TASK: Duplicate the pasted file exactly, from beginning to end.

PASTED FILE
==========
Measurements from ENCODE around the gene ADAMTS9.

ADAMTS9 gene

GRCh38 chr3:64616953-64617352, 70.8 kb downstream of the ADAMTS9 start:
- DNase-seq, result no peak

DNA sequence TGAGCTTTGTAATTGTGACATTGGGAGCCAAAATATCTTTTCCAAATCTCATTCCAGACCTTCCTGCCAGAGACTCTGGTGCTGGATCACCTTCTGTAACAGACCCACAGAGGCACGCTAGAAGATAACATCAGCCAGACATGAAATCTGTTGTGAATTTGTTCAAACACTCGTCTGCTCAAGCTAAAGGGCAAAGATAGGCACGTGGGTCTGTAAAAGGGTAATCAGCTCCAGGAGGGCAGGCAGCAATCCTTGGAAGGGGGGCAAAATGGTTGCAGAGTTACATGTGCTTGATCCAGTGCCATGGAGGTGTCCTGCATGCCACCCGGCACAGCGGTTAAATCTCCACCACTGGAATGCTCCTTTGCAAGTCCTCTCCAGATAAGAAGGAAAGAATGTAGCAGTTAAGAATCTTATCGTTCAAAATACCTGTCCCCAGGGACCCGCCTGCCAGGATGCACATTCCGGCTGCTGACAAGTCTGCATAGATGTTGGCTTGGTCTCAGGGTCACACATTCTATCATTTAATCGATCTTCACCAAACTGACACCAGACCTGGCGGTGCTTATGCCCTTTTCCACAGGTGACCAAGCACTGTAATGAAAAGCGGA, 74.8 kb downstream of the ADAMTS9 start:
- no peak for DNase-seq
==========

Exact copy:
Measurements from ENCODE around the gene ADAMTS9.

ADAMTS9 gene

GRCh38 chr3:64616953-64617352, 70.8 kb downstream of the ADAMTS9 start:
- DNase-seq, result no peak

DNA sequence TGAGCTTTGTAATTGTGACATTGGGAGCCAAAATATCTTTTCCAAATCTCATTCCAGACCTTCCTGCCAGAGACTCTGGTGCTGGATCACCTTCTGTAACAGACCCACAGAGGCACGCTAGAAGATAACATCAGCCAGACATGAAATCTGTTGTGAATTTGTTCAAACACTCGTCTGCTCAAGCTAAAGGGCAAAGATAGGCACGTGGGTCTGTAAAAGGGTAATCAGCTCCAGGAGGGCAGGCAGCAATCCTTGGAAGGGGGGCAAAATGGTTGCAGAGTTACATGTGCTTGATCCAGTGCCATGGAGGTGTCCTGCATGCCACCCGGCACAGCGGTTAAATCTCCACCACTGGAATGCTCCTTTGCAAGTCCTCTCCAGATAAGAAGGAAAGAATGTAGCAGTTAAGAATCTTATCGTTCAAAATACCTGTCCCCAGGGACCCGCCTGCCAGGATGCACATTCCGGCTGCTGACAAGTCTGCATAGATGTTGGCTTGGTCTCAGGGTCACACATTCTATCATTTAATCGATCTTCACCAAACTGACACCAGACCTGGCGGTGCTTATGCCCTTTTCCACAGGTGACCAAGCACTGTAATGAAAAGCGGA, 74.8 kb downstream of the ADAMTS9 start:
- no peak for DNase-seq